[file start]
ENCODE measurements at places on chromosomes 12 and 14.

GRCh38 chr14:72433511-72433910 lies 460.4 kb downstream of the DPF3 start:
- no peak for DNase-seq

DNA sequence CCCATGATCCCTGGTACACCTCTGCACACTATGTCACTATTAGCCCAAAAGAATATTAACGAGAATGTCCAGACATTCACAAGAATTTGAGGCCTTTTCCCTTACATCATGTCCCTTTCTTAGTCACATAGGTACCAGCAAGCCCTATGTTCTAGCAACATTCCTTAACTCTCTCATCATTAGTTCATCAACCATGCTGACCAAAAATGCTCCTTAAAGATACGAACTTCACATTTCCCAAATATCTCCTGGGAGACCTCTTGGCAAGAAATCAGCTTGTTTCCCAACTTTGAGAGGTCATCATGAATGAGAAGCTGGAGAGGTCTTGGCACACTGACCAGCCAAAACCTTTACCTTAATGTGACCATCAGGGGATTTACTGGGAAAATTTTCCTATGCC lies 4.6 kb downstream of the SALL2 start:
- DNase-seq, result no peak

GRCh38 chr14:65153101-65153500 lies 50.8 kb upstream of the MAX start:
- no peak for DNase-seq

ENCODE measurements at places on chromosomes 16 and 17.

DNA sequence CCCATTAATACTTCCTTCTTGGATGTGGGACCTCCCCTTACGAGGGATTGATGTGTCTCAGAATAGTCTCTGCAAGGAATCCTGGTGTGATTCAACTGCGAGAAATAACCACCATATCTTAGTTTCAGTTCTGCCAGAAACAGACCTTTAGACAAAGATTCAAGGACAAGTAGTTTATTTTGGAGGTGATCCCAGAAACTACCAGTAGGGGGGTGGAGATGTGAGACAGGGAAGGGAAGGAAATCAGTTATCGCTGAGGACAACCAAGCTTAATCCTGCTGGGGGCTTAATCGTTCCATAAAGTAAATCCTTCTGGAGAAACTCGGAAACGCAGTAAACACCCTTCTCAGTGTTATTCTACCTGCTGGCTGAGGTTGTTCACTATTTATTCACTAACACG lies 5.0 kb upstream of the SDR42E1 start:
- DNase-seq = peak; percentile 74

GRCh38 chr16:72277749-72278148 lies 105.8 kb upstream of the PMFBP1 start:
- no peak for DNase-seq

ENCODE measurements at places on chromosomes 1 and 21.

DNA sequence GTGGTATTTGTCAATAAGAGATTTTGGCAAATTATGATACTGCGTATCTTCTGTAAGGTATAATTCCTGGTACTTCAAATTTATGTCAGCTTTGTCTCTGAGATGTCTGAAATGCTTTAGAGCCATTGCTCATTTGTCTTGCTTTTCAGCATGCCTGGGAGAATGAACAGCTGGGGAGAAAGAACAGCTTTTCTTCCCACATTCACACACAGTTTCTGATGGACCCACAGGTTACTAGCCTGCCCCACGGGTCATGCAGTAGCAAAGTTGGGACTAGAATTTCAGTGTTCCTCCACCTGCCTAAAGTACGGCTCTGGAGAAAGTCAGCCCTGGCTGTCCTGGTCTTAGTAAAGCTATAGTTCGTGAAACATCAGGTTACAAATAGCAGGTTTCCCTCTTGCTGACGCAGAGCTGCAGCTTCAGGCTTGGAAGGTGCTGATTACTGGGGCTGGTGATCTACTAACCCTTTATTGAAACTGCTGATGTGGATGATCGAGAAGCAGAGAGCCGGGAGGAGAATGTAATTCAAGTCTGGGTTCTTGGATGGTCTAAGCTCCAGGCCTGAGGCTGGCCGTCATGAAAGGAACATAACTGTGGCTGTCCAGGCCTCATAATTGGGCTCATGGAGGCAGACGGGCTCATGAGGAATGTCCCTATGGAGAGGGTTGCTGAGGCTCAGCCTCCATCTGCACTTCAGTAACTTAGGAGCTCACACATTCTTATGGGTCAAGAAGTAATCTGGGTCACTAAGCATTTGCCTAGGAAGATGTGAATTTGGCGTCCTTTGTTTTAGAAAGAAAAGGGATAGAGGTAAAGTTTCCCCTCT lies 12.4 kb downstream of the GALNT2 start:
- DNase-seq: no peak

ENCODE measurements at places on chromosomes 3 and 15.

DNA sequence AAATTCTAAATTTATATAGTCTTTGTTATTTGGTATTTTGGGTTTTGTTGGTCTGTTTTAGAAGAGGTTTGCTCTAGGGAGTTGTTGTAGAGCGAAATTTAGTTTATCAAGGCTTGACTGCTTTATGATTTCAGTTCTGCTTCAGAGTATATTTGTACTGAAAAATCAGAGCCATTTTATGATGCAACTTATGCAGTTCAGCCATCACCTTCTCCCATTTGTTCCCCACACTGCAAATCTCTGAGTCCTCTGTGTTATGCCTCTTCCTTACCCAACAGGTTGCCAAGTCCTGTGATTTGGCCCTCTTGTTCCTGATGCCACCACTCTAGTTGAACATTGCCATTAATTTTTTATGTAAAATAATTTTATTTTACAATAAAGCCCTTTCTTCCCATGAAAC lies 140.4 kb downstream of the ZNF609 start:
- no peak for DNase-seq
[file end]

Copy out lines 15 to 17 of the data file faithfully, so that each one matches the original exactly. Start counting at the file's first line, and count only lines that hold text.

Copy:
- DNase-seq: no peak

ENCODE measurements at places on chromosomes 3 and 15.

DNA sequence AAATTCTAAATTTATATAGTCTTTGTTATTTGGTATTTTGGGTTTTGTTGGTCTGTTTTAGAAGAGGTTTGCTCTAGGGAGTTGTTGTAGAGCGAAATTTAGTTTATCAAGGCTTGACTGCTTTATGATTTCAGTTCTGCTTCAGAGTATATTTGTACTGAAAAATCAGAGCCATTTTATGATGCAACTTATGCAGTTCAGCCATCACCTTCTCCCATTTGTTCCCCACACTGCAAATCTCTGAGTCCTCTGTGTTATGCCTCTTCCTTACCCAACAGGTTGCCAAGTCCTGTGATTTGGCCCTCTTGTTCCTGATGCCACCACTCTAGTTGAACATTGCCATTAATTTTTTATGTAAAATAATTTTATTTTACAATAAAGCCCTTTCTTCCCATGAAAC lies 140.4 kb downstream of the ZNF609 start: